What baseball cards are worth money ? Let’s say you did some baseball card collecting during the 2000s, and now you’re revisiting your old collection and wondering if anything you have is valuable. We’ve got you covered!
Ahead, we’ve taken a closer look at the 10 most valuable rookie cards of the 2000s, by which we mean the decade running from 2000 through 2009.
A few important parameters for our list before we get started:
Bowman and Topps releases only: The Bowman and Topps brands have become the go-to for rookie card collectors, so we narrowed our focus solely to the Bowman, Bowman Draft, Topps, Topps Traded and Topps update sets, along with their respective chrome parallel sets.
No numbered or autographed cards: The goal here was to identify cards that are valued because of the player on them, not because of their scarcity or an accompanying autograph. As such, cards like the 2001 Bowman Chrome Albert Pujols rookie autograph which is numbered to 499 won’t be found on the following list.
One card per player: In an effort to provide some variety to the list, each player only appears once. Otherwise, this would have just been a countdown of the best rookie cards of Albert Pujols, Ichiro Suzuki and Miguel Cabrera.
10. 2005 Topps #677 Justin Verlander
Justin Verlander was selected No. 2 overall in the 2004 draft out of Old Dominion University, and he was one of 20 “Draft Picks” cards included in Series 2 of the 2005 Topps flagship set.
While the Topps Chrome rookie option is generally the more appealing target for collectors, Verlander’s 2005 Topps Chrome card is autographed with a limited print run of only 1,770. The cost and rarity of that card has helped prop up the appeal of his Topps base rookie card.
A two-time Cy Young winner and 2011 AL MVP with a 3.33 ERA and 3,013 strikeouts in 2,988 innings, Verlander appears to be on his way to the Hall of Fame. His 72.2 career WAR ranks 30th all-time among pitchers, and Roger Clemens is the only player above him on that list who is not currently enshrined.
9. 2005 Topps Chrome Update #210 Nelson Cruz
Nelson Cruz was traded three times before his MLB career finally took off, going from the Mets to the A’s to the Brewers before he was flipped to Texas in the blockbuster deal that sent Carlos Lee to the Rangers in 2006.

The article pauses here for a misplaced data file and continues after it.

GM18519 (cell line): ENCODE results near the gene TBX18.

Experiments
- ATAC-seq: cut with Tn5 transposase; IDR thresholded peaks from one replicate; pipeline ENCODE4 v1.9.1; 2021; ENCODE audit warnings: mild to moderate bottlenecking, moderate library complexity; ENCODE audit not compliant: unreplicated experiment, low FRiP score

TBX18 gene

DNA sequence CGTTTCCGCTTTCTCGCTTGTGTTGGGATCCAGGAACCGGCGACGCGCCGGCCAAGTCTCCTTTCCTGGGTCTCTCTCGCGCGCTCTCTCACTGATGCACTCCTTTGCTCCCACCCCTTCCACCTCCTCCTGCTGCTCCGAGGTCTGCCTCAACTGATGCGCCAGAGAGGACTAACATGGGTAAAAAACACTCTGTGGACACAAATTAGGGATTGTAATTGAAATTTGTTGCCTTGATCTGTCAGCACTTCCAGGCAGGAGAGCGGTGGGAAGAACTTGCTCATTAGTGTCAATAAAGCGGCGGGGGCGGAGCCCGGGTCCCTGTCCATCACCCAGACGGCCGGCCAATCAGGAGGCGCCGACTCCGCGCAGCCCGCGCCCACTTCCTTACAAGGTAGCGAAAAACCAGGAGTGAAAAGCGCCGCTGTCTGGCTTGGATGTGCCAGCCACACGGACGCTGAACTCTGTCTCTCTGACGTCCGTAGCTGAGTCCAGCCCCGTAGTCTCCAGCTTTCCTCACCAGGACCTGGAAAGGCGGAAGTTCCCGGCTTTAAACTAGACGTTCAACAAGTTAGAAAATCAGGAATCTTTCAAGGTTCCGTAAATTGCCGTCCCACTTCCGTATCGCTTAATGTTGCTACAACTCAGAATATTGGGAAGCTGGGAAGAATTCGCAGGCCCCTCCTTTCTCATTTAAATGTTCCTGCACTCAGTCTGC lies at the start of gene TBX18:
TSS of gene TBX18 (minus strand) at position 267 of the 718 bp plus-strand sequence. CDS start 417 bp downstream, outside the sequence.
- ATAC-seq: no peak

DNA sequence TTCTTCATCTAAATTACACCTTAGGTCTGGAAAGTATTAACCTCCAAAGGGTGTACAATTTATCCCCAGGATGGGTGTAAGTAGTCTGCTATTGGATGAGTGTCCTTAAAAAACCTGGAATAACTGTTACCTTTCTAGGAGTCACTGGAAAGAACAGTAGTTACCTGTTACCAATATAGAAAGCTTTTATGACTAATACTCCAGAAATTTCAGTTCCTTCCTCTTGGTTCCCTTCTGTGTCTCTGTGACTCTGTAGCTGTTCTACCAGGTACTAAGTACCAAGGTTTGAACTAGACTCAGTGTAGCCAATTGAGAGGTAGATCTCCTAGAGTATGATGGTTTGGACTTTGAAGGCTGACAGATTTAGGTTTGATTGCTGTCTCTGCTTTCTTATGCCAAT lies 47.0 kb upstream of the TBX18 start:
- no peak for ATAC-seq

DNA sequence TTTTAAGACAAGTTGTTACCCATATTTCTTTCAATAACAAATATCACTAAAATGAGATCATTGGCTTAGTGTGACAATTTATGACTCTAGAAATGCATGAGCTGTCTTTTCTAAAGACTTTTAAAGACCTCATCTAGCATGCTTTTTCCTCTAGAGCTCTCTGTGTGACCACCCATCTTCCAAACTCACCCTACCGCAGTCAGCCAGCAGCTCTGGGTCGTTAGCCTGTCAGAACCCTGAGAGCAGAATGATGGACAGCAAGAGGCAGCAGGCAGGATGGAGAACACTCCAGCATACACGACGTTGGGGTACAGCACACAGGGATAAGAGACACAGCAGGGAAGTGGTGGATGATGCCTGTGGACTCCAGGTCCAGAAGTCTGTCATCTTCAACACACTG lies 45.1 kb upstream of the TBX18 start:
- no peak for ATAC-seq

His rookie cards show him as a member of the Milwaukee organization, and aside from a trio of short-printed autographs from other companies, his Topps Chrome Traded rookie is far and away the top target for collectors. While his base Topps Update card shows him playing in the Futures Game, his Topps Chrome Update is a great posed shot of him swinging the bat in his Brewers uniform.
A mere 27 of the card have been graded by PSA, with only six PSA 10 in circulation right now, making it an attractive low-pop rookie of one of the premier home run hitters of his era.
8. 2008 Topps Update #UH280 Max Scherzer
The Arizona Diamondbacks selected Max Scherzer with the No. 11 pick in the 2006 draft, and he made his MLB debut less than two years later on April 29, 2008. That earned him a spot in the 2008 Bowman Draft and 2008 Topps Update sets, and his Topps rookie is the headliner in his rookie card lineup.
The Chrome version of this card was actually a one-per-box insert card rather than it’s own product line, so it’s not considered a true rookie. The black border (/57) and gold border (/2008) are other parallel versions with limited print runs that command a steep price.
With Cooperstown in his future, Scherzer’s rookie cards will continue to be in-demand, but some of the other brands remain extremely affordable. His 2008 Stadium Club rookie, in particular, is a great-looking card with recent sales hovering in the $10-15 range.
7. 2002 Bowman Chrome Draft #6 Zack Greinke
Collectors looking to add a Zack Greinke rookie card only have two options—2002 Bowman Draft or 2002 Bowman Chrome Draft—and that has helped keep the value strong on both of them over the years.
While the base version of the card regularly sells for $10-20, the chrome version is much harder to find in clean condition, making high-grade copies a hot commodity.
Only 23 of the 231 that have been graded by PSA have come back with a 10 grade, and there are no eBay sales of a PSA 10 in the past 90 days to provide an accurate price range. Four figures is not out of the question the next time one surfaces on the secondary market.
6. 2002 Bowman Chrome Draft #44 Joey Votto
While 2008 cards of Joey Votto received the “RC” logo and sell for decent money, his true rookie cards are actually in a trio of 2002 products. He joins Zack Greinke in the 2002 Bowman Draft and 2002 Bowman Chrome Draft sets, while he was also included in the 2002 Topps 206 throwback release that was a nod to old tobacco cards.
The Bowman Draft ($20-25) and Topps 206 ($45-50) cards hold solid value, but it’s the Bowman Chrome Draft that is hands down the most sought after of the trio.